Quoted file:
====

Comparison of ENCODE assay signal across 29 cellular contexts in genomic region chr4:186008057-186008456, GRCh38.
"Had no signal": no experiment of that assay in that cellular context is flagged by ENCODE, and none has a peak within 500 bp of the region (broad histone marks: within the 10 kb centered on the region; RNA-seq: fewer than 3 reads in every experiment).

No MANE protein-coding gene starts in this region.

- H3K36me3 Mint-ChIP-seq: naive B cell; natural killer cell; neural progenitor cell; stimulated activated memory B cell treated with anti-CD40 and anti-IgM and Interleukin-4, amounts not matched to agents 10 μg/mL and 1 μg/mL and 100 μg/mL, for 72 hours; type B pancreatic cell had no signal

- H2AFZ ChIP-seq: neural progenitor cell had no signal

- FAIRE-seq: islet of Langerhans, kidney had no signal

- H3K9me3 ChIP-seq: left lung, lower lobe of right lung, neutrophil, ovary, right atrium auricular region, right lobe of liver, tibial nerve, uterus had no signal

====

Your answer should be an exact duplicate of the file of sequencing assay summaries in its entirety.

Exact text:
Comparison of ENCODE assay signal across 29 cellular contexts in genomic region chr4:186008057-186008456, GRCh38.
"Had no signal": no experiment of that assay in that cellular context is flagged by ENCODE, and none has a peak within 500 bp of the region (broad histone marks: within the 10 kb centered on the region; RNA-seq: fewer than 3 reads in every experiment).

No MANE protein-coding gene starts in this region.

- H3K36me3 Mint-ChIP-seq: naive B cell; natural killer cell; neural progenitor cell; stimulated activated memory B cell treated with anti-CD40 and anti-IgM and Interleukin-4, amounts not matched to agents 10 μg/mL and 1 μg/mL and 100 μg/mL, for 72 hours; type B pancreatic cell had no signal

- H2AFZ ChIP-seq: neural progenitor cell had no signal

- FAIRE-seq: islet of Langerhans, kidney had no signal

- H3K9me3 ChIP-seq: left lung, lower lobe of right lung, neutrophil, ovary, right atrium auricular region, right lobe of liver, tibial nerve, uterus had no signal